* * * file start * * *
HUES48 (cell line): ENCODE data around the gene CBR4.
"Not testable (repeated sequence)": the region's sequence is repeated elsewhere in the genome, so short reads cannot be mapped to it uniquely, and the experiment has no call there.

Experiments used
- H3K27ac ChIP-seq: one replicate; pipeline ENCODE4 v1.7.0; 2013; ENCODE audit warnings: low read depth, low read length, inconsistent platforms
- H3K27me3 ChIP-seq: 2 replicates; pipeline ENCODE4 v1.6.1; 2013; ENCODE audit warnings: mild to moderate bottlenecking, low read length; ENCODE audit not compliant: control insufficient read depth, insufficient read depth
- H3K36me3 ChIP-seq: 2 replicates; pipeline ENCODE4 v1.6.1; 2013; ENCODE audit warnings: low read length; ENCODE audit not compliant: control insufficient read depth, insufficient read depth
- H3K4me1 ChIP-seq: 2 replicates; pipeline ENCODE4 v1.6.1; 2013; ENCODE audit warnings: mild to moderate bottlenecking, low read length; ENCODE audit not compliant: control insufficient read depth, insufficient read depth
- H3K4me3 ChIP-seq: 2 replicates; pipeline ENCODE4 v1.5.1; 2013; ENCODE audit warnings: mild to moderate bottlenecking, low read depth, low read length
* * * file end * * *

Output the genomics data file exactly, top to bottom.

HUES48 (cell line): ENCODE data around the gene CBR4.
"Not testable (repeated sequence)": the region's sequence is repeated elsewhere in the genome, so short reads cannot be mapped to it uniquely, and the experiment has no call there.

Experiments used
- H3K27ac ChIP-seq: one replicate; pipeline ENCODE4 v1.7.0; 2013; ENCODE audit warnings: low read depth, low read length, inconsistent platforms
- H3K27me3 ChIP-seq: 2 replicates; pipeline ENCODE4 v1.6.1; 2013; ENCODE audit warnings: mild to moderate bottlenecking, low read length; ENCODE audit not compliant: control insufficient read depth, insufficient read depth
- H3K36me3 ChIP-seq: 2 replicates; pipeline ENCODE4 v1.6.1; 2013; ENCODE audit warnings: low read length; ENCODE audit not compliant: control insufficient read depth, insufficient read depth
- H3K4me1 ChIP-seq: 2 replicates; pipeline ENCODE4 v1.6.1; 2013; ENCODE audit warnings: mild to moderate bottlenecking, low read length; ENCODE audit not compliant: control insufficient read depth, insufficient read depth
- H3K4me3 ChIP-seq: 2 replicates; pipeline ENCODE4 v1.5.1; 2013; ENCODE audit warnings: mild to moderate bottlenecking, low read depth, low read length